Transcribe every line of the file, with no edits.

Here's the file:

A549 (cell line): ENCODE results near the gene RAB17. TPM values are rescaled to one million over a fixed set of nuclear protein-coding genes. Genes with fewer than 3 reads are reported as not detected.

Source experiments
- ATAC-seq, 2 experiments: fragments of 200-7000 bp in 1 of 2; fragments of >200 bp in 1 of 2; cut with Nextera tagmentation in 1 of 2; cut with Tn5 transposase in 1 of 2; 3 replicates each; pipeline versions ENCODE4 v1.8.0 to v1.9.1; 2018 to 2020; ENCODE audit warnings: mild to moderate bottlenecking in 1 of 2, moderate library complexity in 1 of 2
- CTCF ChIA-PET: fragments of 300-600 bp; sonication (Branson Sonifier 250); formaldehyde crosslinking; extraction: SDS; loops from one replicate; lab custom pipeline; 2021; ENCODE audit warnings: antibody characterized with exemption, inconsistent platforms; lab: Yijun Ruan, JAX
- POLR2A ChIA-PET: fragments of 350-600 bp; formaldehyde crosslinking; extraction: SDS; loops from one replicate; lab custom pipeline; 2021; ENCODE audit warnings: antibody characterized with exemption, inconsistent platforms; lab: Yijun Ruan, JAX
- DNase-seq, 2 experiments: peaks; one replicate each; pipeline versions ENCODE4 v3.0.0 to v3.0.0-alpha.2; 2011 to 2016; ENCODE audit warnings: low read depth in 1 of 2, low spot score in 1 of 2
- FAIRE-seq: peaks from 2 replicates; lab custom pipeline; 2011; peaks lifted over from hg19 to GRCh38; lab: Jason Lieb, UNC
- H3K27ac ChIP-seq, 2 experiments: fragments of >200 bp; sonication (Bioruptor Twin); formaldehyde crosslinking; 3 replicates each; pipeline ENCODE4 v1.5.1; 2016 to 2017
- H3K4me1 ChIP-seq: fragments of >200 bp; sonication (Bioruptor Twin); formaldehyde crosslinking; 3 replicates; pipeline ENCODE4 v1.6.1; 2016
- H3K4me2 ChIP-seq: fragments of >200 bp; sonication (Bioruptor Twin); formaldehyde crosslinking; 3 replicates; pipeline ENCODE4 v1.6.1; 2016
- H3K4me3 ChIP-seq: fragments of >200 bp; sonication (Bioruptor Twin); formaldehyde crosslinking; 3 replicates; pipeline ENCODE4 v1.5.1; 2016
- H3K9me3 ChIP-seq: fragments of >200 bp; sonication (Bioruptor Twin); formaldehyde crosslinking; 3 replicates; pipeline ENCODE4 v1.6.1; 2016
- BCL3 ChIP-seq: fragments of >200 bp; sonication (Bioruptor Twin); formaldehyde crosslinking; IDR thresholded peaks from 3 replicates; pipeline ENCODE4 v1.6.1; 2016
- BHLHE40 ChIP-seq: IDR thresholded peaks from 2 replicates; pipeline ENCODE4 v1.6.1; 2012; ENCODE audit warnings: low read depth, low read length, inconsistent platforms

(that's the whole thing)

A549 (cell line): ENCODE results near the gene RAB17. TPM values are rescaled to one million over a fixed set of nuclear protein-coding genes. Genes with fewer than 3 reads are reported as not detected.

Source experiments
- ATAC-seq, 2 experiments: fragments of 200-7000 bp in 1 of 2; fragments of >200 bp in 1 of 2; cut with Nextera tagmentation in 1 of 2; cut with Tn5 transposase in 1 of 2; 3 replicates each; pipeline versions ENCODE4 v1.8.0 to v1.9.1; 2018 to 2020; ENCODE audit warnings: mild to moderate bottlenecking in 1 of 2, moderate library complexity in 1 of 2
- CTCF ChIA-PET: fragments of 300-600 bp; sonication (Branson Sonifier 250); formaldehyde crosslinking; extraction: SDS; loops from one replicate; lab custom pipeline; 2021; ENCODE audit warnings: antibody characterized with exemption, inconsistent platforms; lab: Yijun Ruan, JAX
- POLR2A ChIA-PET: fragments of 350-600 bp; formaldehyde crosslinking; extraction: SDS; loops from one replicate; lab custom pipeline; 2021; ENCODE audit warnings: antibody characterized with exemption, inconsistent platforms; lab: Yijun Ruan, JAX
- DNase-seq, 2 experiments: peaks; one replicate each; pipeline versions ENCODE4 v3.0.0 to v3.0.0-alpha.2; 2011 to 2016; ENCODE audit warnings: low read depth in 1 of 2, low spot score in 1 of 2
- FAIRE-seq: peaks from 2 replicates; lab custom pipeline; 2011; peaks lifted over from hg19 to GRCh38; lab: Jason Lieb, UNC
- H3K27ac ChIP-seq, 2 experiments: fragments of >200 bp; sonication (Bioruptor Twin); formaldehyde crosslinking; 3 replicates each; pipeline ENCODE4 v1.5.1; 2016 to 2017
- H3K4me1 ChIP-seq: fragments of >200 bp; sonication (Bioruptor Twin); formaldehyde crosslinking; 3 replicates; pipeline ENCODE4 v1.6.1; 2016
- H3K4me2 ChIP-seq: fragments of >200 bp; sonication (Bioruptor Twin); formaldehyde crosslinking; 3 replicates; pipeline ENCODE4 v1.6.1; 2016
- H3K4me3 ChIP-seq: fragments of >200 bp; sonication (Bioruptor Twin); formaldehyde crosslinking; 3 replicates; pipeline ENCODE4 v1.5.1; 2016
- H3K9me3 ChIP-seq: fragments of >200 bp; sonication (Bioruptor Twin); formaldehyde crosslinking; 3 replicates; pipeline ENCODE4 v1.6.1; 2016
- BCL3 ChIP-seq: fragments of >200 bp; sonication (Bioruptor Twin); formaldehyde crosslinking; IDR thresholded peaks from 3 replicates; pipeline ENCODE4 v1.6.1; 2016
- BHLHE40 ChIP-seq: IDR thresholded peaks from 2 replicates; pipeline ENCODE4 v1.6.1; 2012; ENCODE audit warnings: low read depth, low read length, inconsistent platforms